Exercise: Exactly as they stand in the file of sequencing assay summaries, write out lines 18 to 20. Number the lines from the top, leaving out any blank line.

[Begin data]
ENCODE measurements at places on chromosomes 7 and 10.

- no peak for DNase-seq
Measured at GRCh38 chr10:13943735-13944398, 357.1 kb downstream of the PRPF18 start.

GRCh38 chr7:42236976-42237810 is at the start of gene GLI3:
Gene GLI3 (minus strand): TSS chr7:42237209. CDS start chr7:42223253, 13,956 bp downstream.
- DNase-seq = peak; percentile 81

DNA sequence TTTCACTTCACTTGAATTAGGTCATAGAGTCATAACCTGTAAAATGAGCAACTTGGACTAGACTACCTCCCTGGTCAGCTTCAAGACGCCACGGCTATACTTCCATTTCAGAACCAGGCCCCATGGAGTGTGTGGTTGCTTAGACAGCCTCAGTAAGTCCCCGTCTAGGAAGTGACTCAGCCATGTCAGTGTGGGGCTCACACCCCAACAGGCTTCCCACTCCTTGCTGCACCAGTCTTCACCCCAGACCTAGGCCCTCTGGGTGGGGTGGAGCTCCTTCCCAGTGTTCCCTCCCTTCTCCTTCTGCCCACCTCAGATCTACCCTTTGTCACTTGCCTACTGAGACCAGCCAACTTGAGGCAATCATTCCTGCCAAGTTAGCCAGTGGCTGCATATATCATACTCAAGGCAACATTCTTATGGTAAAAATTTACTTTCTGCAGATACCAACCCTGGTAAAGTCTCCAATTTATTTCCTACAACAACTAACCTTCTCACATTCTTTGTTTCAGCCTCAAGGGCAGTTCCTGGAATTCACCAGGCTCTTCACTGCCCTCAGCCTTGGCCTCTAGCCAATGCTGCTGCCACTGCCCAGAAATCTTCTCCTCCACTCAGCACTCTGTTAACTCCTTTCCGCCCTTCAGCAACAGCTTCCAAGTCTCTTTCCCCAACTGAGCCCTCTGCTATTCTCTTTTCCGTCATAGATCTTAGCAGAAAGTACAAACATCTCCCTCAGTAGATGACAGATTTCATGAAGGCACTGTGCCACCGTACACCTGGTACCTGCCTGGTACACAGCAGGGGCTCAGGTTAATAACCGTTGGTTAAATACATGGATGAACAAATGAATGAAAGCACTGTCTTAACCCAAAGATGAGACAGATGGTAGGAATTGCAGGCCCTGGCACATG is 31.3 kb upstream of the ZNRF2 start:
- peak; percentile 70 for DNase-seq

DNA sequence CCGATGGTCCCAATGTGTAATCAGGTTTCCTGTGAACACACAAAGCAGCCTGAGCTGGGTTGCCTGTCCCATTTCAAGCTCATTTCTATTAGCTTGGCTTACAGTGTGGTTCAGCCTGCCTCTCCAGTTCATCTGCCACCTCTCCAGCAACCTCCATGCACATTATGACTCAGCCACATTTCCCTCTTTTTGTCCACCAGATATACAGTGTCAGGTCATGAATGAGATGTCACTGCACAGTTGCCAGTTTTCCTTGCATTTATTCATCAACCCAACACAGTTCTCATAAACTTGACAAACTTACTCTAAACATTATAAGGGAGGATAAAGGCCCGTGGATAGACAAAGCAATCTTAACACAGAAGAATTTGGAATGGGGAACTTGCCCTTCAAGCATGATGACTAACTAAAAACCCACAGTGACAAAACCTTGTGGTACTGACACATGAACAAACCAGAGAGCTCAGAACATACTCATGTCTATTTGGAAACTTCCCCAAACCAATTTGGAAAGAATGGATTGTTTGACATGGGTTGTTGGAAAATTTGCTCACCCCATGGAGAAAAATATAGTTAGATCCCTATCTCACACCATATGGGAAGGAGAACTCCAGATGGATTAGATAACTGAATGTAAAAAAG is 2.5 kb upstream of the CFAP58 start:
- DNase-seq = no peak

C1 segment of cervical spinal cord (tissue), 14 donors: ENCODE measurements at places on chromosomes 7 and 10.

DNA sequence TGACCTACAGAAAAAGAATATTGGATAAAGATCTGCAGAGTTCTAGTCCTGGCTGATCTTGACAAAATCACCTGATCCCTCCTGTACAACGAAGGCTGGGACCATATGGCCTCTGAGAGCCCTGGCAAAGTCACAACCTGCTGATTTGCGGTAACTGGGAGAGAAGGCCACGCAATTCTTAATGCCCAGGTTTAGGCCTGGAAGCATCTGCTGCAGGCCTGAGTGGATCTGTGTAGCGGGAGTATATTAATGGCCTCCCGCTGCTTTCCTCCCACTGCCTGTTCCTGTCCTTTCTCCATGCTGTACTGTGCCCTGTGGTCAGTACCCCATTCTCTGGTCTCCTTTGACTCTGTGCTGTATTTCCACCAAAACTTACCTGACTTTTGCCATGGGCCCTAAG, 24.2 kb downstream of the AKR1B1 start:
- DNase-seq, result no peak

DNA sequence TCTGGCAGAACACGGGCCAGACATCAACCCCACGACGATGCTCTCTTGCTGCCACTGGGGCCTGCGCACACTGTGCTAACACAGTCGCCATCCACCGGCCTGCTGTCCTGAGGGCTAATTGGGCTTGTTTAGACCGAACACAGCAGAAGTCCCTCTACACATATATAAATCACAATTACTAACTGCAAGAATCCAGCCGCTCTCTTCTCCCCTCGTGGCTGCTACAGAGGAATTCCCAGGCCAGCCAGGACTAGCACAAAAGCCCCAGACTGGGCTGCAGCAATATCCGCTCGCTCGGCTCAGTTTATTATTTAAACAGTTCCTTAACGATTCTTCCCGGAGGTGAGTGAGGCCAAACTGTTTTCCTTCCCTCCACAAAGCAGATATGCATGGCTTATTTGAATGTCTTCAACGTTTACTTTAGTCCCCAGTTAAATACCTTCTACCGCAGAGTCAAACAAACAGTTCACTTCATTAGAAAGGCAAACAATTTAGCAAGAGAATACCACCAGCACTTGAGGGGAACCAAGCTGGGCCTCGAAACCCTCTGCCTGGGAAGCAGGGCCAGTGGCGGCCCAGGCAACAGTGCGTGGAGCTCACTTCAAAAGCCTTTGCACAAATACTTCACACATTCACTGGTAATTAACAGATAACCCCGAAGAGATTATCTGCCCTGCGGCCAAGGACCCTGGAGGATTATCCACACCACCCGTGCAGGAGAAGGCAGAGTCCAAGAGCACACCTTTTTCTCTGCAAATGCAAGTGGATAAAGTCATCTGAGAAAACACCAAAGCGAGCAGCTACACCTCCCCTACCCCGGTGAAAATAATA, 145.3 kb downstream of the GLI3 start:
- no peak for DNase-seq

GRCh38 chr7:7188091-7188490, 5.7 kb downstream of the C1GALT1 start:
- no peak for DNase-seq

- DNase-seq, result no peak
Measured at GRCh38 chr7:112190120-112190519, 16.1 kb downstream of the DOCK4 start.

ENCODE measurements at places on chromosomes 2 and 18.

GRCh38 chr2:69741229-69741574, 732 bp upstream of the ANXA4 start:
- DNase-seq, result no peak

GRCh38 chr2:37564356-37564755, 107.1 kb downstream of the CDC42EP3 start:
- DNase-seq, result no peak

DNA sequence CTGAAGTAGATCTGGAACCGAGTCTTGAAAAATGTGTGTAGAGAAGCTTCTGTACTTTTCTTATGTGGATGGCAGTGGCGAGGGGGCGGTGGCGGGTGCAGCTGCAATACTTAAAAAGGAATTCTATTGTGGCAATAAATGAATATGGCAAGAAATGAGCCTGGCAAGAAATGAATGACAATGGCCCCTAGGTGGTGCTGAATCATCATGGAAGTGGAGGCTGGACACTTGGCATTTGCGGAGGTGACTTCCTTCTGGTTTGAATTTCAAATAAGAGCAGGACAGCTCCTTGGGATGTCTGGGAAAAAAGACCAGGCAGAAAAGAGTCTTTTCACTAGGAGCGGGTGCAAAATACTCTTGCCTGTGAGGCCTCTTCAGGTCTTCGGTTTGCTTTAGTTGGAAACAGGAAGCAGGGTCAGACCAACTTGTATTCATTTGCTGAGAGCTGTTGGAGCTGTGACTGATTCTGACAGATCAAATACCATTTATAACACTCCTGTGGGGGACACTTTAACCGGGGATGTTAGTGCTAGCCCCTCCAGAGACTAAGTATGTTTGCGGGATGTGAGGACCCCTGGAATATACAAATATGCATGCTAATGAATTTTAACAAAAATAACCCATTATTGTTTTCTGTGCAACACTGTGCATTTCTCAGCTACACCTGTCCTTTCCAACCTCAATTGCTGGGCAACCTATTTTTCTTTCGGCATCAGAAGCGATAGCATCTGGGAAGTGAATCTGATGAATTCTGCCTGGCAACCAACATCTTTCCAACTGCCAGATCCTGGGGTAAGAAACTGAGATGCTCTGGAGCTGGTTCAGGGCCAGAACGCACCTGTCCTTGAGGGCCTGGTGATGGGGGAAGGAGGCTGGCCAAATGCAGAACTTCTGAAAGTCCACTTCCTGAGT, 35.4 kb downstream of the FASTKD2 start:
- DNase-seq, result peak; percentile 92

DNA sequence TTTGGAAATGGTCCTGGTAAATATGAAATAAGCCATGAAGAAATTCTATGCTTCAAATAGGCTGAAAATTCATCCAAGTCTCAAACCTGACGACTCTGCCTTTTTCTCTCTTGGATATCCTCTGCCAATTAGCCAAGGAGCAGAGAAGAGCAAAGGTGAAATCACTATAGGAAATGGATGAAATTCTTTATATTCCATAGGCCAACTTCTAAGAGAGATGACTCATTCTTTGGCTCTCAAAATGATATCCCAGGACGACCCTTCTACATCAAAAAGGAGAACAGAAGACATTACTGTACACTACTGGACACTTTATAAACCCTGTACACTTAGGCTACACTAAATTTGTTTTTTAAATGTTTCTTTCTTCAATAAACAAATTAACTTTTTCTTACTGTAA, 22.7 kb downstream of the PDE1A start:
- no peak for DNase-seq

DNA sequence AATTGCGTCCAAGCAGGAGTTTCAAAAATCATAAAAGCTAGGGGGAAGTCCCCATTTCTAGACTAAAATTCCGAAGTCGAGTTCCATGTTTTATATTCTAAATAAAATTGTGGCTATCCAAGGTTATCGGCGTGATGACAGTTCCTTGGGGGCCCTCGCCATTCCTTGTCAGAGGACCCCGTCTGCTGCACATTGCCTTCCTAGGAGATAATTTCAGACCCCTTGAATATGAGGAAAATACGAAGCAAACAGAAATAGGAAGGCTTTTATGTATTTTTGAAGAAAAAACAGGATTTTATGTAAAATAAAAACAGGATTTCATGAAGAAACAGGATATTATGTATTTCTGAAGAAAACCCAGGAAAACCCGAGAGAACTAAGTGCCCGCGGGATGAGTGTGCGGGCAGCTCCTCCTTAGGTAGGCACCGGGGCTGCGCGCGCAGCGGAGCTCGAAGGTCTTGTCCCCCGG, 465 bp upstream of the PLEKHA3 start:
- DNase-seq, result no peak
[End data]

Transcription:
- DNase-seq, result no peak
Measured at GRCh38 chr7:112190120-112190519, 16.1 kb downstream of the DOCK4 start.

ENCODE measurements at places on chromosomes 2 and 18.